2010 Census results determine new Congressional borders

U.S. Census

The U.S. Census 2010 results will provide much more information than just how many people are in the country. Image: Flickr / US Census / CC-BY

The full results of the 2010 U.S. Census have wide-ranging effects. Everything from federal funding to Congressional seats are determined by this nationwide headcount. Tuesday morning, the 2010 Census results are being announced via live webcast that starts at 11 a.m. Eastern time.

First 2010 Census results announced

The initial announcement of 2010 Census results is scheduled for Tuesday morning. These initial results will provide a basic overview of the population and distribution of United States residents. These initial results are followed closely, mostly because they determine the number of Congressional seats for each state. These 2010 Census results mean that some states will be gaining political pull, while others will be left with less. You can watch the live webcast of the 2010 Census results on the Census 2010 website.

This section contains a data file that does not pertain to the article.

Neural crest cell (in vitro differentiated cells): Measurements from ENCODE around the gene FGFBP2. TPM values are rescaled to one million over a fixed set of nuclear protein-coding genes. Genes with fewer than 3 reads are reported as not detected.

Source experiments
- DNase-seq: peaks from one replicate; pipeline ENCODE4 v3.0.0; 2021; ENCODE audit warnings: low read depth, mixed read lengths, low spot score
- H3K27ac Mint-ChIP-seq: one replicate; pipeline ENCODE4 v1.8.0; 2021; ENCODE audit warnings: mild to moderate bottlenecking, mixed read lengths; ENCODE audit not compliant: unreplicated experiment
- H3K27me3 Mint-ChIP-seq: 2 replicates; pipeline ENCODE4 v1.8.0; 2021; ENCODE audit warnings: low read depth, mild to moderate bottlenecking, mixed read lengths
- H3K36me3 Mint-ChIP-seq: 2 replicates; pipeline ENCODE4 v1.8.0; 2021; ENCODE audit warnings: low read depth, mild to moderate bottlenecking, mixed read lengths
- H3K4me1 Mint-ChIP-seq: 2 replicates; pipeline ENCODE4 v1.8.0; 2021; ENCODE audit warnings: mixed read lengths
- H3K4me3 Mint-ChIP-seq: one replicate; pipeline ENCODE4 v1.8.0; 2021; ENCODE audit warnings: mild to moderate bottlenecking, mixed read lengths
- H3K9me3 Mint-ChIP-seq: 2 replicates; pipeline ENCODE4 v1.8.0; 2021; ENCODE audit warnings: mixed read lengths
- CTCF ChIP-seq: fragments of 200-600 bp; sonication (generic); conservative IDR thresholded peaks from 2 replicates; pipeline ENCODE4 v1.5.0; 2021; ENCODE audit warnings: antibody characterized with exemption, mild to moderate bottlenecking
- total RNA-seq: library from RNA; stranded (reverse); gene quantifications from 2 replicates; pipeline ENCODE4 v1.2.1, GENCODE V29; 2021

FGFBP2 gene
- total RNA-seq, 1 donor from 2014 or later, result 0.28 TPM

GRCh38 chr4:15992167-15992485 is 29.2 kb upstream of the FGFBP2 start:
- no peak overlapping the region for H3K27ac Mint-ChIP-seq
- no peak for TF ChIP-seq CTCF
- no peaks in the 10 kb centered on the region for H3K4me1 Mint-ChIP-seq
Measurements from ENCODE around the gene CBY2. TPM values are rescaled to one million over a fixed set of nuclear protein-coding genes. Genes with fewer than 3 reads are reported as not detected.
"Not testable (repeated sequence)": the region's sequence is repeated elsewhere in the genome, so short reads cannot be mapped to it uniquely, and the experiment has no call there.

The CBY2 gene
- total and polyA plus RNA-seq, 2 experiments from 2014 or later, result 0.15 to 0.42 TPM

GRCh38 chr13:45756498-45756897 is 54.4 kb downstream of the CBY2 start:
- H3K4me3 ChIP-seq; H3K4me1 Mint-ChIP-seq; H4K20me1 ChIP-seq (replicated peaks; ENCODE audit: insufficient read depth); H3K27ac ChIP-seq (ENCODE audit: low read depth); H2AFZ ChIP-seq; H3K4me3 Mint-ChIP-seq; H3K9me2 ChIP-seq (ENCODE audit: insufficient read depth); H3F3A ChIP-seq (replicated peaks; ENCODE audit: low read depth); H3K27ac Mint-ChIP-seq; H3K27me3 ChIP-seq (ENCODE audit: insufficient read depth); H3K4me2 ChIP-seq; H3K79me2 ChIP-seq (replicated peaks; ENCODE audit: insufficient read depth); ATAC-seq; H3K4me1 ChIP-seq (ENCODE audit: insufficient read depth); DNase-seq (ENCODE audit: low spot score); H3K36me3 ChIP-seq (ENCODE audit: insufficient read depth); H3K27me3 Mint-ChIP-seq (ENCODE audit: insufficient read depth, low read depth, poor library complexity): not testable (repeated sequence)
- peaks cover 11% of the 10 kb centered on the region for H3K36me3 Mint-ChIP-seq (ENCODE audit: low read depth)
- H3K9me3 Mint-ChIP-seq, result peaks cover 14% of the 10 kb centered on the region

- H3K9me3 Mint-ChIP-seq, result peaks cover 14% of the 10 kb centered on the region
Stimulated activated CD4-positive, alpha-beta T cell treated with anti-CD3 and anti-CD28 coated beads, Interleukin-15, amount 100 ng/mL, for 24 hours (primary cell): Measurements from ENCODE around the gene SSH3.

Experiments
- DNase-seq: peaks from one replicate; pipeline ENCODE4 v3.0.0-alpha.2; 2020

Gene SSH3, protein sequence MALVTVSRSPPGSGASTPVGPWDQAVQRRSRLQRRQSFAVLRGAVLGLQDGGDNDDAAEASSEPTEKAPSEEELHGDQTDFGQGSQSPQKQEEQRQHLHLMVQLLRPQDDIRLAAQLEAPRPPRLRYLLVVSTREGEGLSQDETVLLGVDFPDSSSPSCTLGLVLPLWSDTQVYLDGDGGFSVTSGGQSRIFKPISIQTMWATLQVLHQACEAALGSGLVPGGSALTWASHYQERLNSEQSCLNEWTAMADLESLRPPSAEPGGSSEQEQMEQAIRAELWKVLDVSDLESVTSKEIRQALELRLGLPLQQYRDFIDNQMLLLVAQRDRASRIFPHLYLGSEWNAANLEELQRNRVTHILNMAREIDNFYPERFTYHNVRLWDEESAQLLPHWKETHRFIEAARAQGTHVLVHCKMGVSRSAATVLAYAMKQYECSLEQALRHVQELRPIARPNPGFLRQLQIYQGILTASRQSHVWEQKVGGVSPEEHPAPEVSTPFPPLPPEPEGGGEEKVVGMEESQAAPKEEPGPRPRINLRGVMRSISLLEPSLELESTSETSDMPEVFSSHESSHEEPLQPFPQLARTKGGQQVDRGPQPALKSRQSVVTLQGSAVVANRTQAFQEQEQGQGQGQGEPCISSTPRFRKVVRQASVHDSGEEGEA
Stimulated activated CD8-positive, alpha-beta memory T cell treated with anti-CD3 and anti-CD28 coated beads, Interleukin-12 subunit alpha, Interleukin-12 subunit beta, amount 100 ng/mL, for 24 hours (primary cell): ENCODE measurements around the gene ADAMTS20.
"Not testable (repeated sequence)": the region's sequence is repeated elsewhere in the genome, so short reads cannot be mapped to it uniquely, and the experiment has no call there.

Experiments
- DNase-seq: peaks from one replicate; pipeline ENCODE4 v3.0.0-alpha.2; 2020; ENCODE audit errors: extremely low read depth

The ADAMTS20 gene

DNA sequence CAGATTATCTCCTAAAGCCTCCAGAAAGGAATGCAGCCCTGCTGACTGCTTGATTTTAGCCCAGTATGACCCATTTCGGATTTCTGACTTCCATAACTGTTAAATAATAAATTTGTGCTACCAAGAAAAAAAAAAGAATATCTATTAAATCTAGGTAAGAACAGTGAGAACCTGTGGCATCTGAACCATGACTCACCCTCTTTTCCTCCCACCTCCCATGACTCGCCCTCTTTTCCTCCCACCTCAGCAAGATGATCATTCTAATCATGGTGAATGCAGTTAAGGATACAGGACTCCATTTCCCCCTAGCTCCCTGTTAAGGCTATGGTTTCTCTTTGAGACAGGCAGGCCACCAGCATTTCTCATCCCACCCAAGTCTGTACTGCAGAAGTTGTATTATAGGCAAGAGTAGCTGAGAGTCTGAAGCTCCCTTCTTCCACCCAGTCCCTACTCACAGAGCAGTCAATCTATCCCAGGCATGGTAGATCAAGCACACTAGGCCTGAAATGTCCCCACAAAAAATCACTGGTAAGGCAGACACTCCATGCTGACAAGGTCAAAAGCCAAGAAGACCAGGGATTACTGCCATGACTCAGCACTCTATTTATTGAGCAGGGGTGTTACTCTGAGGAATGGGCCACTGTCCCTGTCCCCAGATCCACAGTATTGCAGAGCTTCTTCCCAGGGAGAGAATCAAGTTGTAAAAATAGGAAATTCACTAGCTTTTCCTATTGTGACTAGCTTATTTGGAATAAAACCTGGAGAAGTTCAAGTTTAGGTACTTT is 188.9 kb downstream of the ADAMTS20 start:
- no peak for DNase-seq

2010 Census results come with controversy

The 2010 Census results come with a very heavy dose of controversy. The constitution requires that a full count of the citizenry of the United States be taken every 10 years. There are many people that question the fact that the U.S. Census asks questions beyond the simple number of people living in a household. The U.S. Census also takes a measurement of the ethnicity, age and relationship of people in a household. These numbers help determine how state and federal governments spend their money. This does not, however, mean that all the 2010 Census results are embraced. Some call them a violation of privacy.

Uses of 2010 Census results

The uses of Census results expand far beyond governmental entities. Census information is often used to help accurately report statistics such as home ownership and even the unemployment rate. Businesses often use census information to determine whether there is a customer base for new stores in a particular area. Census information is also used by nonprofit organizations who want to provide their services in areas that need them the most. It will take a year or more for detailed results of the 2010 Census to be released, but Tuesday’s first major release of data is sure to provide a lot of insight into the makeup of our country.

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